Thursday, May 26, 2011

Quanser Adds Chief Education Officer to its Executive Team

Quanser is delighted to announce that it has hired Dr. Tom Lee to fill the newly-created position of Chief Education Officer.

Dr. Lee’s role will be multi-faceted, although key areas will include spearheading the development of Quanser’s global academic community, guidance for Quanser technology and solution development, as well as supporting the company’s partner and alliance programs.

Dr. Lee comes to Quanser from MapleSoft, a valued Quanser partner, where he was Vice President, Applications Engineering and Chief Evangelist.

“Tom is a passionate advocate for the improved quality of Engineering Education, which is what we are all about,” said Paul Gilbert, CEO of Quanser. “He brings a wealth of knowledge and experience to our team, along with a unique balance of technical, business and organizational abilities. We can’t wait to get started.”

Dr. Lee will assume his new position in June of 2011, working primarily from the company’s Waterloo office, but will spend time in Markham and traveling around the globe.

Monday, May 23, 2011

Canadian Innovation Changing the World

Besides telling you what Quanser is doing to engineer a brighter future, we like to pass along news of what other forward-thinking organizations are doing.

That's why we are pleased to let you know about the first annual Innovation Nation Conference taking place this July 18 and 19 at the Deerhurst Resort in Huntsville, Ontario. With a strong focus on Canadian innovation in science, engineering, arts and entertainment, the conference will bring together industry experts, scientists, artists, engineers, academics and students. Produced and developed by the Centre for Surgical Invention and Innovation (CSii), the conference is a great opportunity to network with some of the brightest lights in Canada's innovation community today. It's also a chance for you to take a look into the future at the 2011 CSii Canadian Robotics & Innovation Competition, showcasing innovations from university and high school students from all across the country.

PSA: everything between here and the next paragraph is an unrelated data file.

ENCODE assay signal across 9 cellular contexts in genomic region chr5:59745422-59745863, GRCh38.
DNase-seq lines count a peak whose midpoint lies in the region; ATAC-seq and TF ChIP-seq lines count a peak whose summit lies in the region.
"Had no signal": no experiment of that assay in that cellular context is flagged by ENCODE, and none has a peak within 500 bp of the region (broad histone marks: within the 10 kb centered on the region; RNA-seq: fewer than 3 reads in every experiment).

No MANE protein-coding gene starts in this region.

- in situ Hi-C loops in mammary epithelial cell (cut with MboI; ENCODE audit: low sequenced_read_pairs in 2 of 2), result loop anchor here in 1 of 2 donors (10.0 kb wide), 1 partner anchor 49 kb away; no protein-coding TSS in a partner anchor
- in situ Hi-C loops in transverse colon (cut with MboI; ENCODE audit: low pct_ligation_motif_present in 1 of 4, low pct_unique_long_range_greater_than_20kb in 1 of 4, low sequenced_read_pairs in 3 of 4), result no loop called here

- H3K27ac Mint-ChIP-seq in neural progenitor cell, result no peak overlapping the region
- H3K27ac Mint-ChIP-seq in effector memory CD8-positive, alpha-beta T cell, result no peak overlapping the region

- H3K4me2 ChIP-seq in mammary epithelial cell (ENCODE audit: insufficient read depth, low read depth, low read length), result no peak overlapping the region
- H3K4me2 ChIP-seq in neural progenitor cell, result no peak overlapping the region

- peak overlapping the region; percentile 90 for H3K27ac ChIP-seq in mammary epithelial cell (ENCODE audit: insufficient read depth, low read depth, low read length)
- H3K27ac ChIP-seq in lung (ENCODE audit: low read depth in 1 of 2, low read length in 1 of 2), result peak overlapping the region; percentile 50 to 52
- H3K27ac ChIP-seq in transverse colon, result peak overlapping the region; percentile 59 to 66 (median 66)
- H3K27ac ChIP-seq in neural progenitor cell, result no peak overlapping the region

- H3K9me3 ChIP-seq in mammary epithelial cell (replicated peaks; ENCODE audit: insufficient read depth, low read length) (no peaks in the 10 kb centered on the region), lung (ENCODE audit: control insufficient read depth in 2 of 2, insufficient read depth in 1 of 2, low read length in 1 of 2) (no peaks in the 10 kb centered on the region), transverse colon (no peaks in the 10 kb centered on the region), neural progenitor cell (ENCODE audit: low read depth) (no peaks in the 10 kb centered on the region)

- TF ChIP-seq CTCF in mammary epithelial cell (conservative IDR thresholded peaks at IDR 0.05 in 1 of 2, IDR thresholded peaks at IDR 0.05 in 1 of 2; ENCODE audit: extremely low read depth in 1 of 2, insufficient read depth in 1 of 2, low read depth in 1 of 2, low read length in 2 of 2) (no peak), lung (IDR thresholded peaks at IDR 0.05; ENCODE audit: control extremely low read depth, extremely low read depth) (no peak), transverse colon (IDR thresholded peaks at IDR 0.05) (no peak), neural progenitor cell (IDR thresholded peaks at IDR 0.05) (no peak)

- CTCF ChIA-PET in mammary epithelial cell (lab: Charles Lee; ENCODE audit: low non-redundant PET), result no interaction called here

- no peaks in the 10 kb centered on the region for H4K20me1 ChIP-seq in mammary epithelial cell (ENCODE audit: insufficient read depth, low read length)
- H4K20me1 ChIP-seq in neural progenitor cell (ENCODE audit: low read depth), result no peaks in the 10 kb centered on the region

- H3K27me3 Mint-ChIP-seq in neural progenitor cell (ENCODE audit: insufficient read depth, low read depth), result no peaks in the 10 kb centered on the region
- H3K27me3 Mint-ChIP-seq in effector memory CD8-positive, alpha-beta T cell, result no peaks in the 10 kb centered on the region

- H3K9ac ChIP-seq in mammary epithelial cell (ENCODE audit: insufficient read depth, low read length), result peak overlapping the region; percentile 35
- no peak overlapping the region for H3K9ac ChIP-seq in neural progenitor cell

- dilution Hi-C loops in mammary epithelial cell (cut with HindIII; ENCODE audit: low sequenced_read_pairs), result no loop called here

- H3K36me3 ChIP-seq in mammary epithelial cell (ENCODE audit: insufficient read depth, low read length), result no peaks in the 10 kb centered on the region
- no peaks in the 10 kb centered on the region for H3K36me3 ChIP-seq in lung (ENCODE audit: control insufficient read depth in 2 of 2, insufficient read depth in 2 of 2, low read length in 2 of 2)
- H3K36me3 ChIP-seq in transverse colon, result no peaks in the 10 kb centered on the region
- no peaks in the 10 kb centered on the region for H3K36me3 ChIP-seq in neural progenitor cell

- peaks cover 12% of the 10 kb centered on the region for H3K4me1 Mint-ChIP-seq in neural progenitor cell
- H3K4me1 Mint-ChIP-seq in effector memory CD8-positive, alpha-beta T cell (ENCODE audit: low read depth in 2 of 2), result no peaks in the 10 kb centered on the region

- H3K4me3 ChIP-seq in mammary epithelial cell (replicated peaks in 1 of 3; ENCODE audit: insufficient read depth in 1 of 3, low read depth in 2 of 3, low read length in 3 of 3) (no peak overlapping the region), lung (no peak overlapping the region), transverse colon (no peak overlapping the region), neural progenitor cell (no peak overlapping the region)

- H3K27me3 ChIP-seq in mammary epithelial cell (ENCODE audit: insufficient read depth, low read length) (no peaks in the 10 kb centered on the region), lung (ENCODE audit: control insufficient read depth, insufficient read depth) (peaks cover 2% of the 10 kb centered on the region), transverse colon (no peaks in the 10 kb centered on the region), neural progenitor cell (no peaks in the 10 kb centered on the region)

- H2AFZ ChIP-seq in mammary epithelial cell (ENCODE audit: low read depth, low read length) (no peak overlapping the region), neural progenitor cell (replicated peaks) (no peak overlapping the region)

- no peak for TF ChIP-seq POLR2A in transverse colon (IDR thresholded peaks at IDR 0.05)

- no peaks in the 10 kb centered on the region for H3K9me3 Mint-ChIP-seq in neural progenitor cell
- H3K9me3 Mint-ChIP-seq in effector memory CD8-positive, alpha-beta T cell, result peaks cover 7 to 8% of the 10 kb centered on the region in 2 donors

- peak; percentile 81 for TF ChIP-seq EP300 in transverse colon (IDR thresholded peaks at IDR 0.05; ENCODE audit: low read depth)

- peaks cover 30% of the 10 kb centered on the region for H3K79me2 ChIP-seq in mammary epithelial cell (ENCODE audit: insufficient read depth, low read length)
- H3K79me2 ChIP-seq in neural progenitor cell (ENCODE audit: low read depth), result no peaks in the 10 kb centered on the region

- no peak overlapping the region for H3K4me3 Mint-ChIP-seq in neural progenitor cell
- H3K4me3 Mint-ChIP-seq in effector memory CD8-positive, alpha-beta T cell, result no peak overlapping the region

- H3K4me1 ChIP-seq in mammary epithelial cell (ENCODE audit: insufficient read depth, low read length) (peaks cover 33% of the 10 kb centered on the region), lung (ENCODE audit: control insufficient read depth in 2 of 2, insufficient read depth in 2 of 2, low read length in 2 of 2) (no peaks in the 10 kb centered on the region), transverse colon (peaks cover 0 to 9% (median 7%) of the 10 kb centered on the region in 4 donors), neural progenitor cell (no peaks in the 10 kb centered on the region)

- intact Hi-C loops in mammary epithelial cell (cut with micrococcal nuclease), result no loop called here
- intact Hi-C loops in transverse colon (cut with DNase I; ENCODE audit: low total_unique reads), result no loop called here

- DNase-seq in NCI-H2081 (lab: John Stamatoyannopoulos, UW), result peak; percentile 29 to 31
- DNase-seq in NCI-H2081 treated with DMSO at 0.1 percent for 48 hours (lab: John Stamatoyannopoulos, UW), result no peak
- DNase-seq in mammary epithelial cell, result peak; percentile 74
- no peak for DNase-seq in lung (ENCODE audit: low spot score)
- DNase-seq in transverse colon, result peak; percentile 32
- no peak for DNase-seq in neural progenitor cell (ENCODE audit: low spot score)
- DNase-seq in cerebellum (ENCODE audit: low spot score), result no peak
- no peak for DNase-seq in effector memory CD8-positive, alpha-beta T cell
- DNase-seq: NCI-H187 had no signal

If you're interested in where inventions and innovation are going, check out this conference.

Wednesday, May 11, 2011

Quanser Helps Develop a Rehab Robot for Stroke Survivors

What's the most effective, efficient way to help hemiparetic stroke survivors regain control of their arms so they can get back to performing normal, everyday activities? For Dr. Alex Mihailidis, Director of the University of Toronto's Intelligent Assistive Technology and Systems Lab (IATSL), that's not an academic question. It's the subject of ongoing research he's conducting with a team comprised of University of Toronto postgraduate students, rehabilitation specialists from the Toronto Rehabilitation Institute, and mechanical and control engineers from Quanser.

Quanser's involvement began four years ago when Dr. Mihailidis suggested some of his postgraduate students work on this project while interning at Quanser. Paul Lam came to work on initial hardware design with Quanser mechanical engineer Don Gardner, and Patricia Kan worked closely with Quanser software engineer Herve Lacheray to enhance existing game-oriented physical exercises and add artifical intelligence capability to the rehab device. As a result, a first iteration of a 2 DOF upper limb rehab device was designed, built, tested and eventually used in rehab situations.